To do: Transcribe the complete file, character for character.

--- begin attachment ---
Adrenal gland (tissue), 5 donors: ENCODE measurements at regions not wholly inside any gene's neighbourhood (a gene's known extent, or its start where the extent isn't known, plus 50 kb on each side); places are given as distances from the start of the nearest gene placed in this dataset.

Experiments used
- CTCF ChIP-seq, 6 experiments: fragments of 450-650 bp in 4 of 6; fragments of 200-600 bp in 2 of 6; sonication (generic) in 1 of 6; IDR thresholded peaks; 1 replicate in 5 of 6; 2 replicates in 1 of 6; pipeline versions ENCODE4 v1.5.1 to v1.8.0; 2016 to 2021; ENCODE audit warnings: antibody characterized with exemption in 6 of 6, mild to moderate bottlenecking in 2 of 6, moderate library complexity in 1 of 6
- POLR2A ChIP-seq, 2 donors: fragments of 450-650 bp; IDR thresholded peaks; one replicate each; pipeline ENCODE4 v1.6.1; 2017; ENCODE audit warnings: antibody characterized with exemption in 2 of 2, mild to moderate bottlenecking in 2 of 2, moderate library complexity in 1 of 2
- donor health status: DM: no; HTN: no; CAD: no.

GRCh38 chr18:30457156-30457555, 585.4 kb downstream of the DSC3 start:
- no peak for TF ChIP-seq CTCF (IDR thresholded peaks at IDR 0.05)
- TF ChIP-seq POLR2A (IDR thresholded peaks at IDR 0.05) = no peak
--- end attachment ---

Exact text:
Adrenal gland (tissue), 5 donors: ENCODE measurements at regions not wholly inside any gene's neighbourhood (a gene's known extent, or its start where the extent isn't known, plus 50 kb on each side); places are given as distances from the start of the nearest gene placed in this dataset.

Experiments used
- CTCF ChIP-seq, 6 experiments: fragments of 450-650 bp in 4 of 6; fragments of 200-600 bp in 2 of 6; sonication (generic) in 1 of 6; IDR thresholded peaks; 1 replicate in 5 of 6; 2 replicates in 1 of 6; pipeline versions ENCODE4 v1.5.1 to v1.8.0; 2016 to 2021; ENCODE audit warnings: antibody characterized with exemption in 6 of 6, mild to moderate bottlenecking in 2 of 6, moderate library complexity in 1 of 6
- POLR2A ChIP-seq, 2 donors: fragments of 450-650 bp; IDR thresholded peaks; one replicate each; pipeline ENCODE4 v1.6.1; 2017; ENCODE audit warnings: antibody characterized with exemption in 2 of 2, mild to moderate bottlenecking in 2 of 2, moderate library complexity in 1 of 2
- donor health status: DM: no; HTN: no; CAD: no.

GRCh38 chr18:30457156-30457555, 585.4 kb downstream of the DSC3 start:
- no peak for TF ChIP-seq CTCF (IDR thresholded peaks at IDR 0.05)
- TF ChIP-seq POLR2A (IDR thresholded peaks at IDR 0.05) = no peak